The ongoing violence against the Catholic Church forced King Philip II of Spain to act. Accordingly, he dispatched the Duke of Alva to the Netherlands to provide a Spanish military presence, punish those responsible for the riots, and restore religious unity among the population by wiping out heretical sects. The regent of the Low Countries, Margaret of Parma, wrote to Philip II begging him to reconsider. Margaret argued that Alva’s presence in the Netherlands would create an even more volatile situation between Spain and the general populace, since the duke was known for his heavy-handed measures. Philip rejected her petition, and the Duke of Alva and his army arrived in the Low Countries, establishing themselves in Brussels and building a citadel in Antwerp, where anti-Spanish sentiment remained strong.

The duke was not long in providing ammunition for his critics. The arrest and execution of Lamoral, Count of Egmond, and Philippe de Montmercy, Count of Hoorn, occurred almost immediately after the duke’s arrival in Brussels. Convicted of treason, the counts were condemned to death on June 4, 1568, and beheaded the next day in Brussels. The creation of a so-called Council of Blood also emphasized Alva’s tyranny of the populace. While the council was originally meant to find and punish only those directly responsible for the 1566 riots, over time it evolved into the indiscriminate persecution of Calvinist preachers, their congregations, and anyone suspected of supporting rebellion against Spain. Alva’s imposition of various tax systems, most notably the “tenth penny,” a 10 percent tax on all transactions, was also highly unpopular. While the tenth penny was never collected, the mere idea of such a cumbersome tax created the perception of Alva as a greedy Spaniard.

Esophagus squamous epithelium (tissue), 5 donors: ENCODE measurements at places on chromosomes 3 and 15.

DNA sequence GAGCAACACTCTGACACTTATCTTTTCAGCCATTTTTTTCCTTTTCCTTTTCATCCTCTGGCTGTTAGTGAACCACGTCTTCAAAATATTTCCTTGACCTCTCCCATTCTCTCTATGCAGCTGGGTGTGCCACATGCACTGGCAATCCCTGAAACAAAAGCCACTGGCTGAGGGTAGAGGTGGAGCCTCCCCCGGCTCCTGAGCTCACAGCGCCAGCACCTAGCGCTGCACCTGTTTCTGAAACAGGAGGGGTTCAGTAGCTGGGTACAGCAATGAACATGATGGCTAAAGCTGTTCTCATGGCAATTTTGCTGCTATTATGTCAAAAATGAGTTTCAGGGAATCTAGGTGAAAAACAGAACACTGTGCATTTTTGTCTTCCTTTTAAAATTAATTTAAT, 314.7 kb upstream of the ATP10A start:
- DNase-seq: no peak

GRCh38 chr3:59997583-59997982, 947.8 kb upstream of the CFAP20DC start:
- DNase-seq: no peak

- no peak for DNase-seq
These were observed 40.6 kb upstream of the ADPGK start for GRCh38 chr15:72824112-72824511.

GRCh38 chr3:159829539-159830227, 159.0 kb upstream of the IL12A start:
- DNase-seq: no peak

Such moves ultimately helped to create a “black legend” of Alva and the Spanish reign in the Netherlands. When Philip II gave him the mission of regaining control of the seemingly uncontrollable Low Countries, Alva made it clear that he intended to act ruthlessly since he believed that it was “better that a kingdom be laid waste and ruined through war for God and for the king, than maintained intact for the devil.” As far as Alva was concerned, he would rather see the nation totally destroyed than fail in his mission. His disdain for the Low Countries and its inhabitants helped solidify his image as a heartless tyrant and would ultimately lead people to throw their support behind the exiled Dutch champion, William of Orange.